Robocop vs. Terminator

By Hendrik Brackmann on 14th September 2015

In this blog, I will discuss two fundamental approaches to using technology in businesses: One approach aims to replace the human in the process, as terminators are human looking machines, or to amplify humans, as Robocop is supported by technology.

Robocop vs. Terminator

Since this is a risk blog, let’s look at arguments to determine how a fully automated credit scoring system, represented by the Terminator, fares against the human hybrid version, represented by Robocop.

Let the boxing match begin!

Machines are emotionless: We, humans, get tired after long days of work. We might like or dislike a company based on our relationship with one person of that company. We make mistakes. Machines don’t make mistakes (or at least not these types of mistakes). Punch Terminator.

Machines pose systematic risks: Machines are in essence a set of rules. When one of the rules is wrong, then the machine is going to make the same mistake over and over again. The most prominent example of this category ought to be Knight Capital, a high frequency trading firm, who lost more than $400m in a single morning due to a software glitch. But even amongst commercial lenders, Wonga might have experienced similar problems due to lack of manual control. If your fully automated machine fails, then you will fail with it. Punch Robocop.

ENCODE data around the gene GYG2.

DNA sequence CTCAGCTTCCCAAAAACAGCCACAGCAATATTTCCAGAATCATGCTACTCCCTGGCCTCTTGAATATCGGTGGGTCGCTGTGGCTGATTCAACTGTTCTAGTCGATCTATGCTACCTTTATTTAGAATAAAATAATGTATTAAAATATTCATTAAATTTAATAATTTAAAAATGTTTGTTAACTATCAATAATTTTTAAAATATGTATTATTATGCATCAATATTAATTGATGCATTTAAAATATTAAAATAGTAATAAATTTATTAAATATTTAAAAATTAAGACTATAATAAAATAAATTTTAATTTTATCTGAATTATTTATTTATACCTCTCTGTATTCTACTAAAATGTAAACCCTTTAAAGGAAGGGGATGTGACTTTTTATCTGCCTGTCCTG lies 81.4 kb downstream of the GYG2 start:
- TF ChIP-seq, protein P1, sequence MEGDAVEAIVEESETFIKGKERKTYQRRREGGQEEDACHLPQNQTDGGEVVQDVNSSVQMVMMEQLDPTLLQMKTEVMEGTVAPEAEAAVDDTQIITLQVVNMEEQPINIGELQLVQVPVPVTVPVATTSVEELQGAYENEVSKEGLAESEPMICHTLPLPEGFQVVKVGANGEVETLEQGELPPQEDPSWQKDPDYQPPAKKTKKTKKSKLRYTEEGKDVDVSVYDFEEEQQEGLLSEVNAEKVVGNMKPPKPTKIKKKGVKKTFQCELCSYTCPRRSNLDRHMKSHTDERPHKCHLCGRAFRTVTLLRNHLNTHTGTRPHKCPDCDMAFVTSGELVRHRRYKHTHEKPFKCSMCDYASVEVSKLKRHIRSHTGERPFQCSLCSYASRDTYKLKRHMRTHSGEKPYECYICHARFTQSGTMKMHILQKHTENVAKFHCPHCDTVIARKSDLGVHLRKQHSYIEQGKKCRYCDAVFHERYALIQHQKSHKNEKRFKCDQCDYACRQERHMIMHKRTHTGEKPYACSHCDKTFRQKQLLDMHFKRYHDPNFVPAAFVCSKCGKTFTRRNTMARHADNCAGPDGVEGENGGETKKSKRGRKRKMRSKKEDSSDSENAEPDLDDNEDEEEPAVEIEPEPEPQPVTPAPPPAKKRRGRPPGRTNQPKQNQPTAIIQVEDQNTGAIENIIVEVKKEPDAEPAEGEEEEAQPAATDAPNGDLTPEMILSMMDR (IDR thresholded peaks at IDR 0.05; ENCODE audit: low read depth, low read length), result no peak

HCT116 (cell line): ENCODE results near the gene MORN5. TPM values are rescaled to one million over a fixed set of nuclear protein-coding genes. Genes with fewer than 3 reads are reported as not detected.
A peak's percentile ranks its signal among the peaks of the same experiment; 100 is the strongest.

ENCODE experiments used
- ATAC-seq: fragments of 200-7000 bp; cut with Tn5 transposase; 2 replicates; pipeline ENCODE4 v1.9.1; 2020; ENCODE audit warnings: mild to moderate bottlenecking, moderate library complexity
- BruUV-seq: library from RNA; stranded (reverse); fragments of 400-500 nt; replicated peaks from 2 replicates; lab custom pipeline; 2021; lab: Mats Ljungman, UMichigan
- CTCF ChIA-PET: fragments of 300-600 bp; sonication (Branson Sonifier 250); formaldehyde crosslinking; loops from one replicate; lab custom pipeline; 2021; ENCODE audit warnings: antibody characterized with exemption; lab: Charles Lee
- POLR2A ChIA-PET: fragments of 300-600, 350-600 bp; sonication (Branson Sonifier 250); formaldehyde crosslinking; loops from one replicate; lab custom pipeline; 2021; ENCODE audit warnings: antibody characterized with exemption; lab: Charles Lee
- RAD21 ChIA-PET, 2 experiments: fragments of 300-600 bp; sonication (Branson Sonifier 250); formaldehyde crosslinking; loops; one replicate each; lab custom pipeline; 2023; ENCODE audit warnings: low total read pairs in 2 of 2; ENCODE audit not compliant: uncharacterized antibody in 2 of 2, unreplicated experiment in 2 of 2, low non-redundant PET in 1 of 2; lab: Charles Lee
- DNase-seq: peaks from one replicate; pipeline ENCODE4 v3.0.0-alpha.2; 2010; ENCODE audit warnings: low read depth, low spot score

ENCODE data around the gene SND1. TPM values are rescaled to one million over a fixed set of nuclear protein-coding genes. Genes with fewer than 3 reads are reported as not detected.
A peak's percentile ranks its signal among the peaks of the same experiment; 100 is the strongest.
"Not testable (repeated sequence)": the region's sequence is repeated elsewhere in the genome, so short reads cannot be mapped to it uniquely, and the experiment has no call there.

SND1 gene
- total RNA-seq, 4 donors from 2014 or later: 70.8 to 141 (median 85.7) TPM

Machines are efficient: A machine can easily process a few thousand data points in less than a second. We, humans, can’t compete with that. After all, there is a business to run and nothing beats the machine’s cost per decision made. While the other arguments in this blog deal with the decision which is produced by the machine, we must not forget that machines enable lower cost products in shorter time frames. Punch Terminator.

Machines can’t think outside the box. All of today’s machines relate some structured input to some predefined output. Both input and output can be quite complex, as Google’s self-driving car demonstrates, but in the end, all possible outcomes had to be thought of by the designer beforehand. Coming back to the world of credit, machines don’t know how to investigate in case of inconsistencies (unstructured input) and as a result might misidentify a company. In terms of output, credit scores tend to be quite one dimensional, to lend or not to lend. Machines don’t propose solutions well, for example, giving the option to lend only against the pledge of additional security. Punch Robocop.

The round is over, how does the judge decide?

At MarketInvoice, we deeply believe in a hybrid approach to credit underwriting. We believe that credit scores provide the baseline for every decision made. But we also put considerable effort in making sure that the machine communicates the reasons for a given decision. This allows us to learn from and teach the machine – to become one entity, just like Robocop. 

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